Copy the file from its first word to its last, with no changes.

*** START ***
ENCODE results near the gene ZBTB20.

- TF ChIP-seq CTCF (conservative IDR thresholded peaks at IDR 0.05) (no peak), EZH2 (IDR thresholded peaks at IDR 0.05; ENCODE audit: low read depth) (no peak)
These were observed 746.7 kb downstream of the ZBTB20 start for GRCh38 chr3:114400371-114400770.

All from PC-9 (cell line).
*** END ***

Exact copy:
ENCODE results near the gene ZBTB20.

- TF ChIP-seq CTCF (conservative IDR thresholded peaks at IDR 0.05) (no peak), EZH2 (IDR thresholded peaks at IDR 0.05; ENCODE audit: low read depth) (no peak)
These were observed 746.7 kb downstream of the ZBTB20 start for GRCh38 chr3:114400371-114400770.

All from PC-9 (cell line).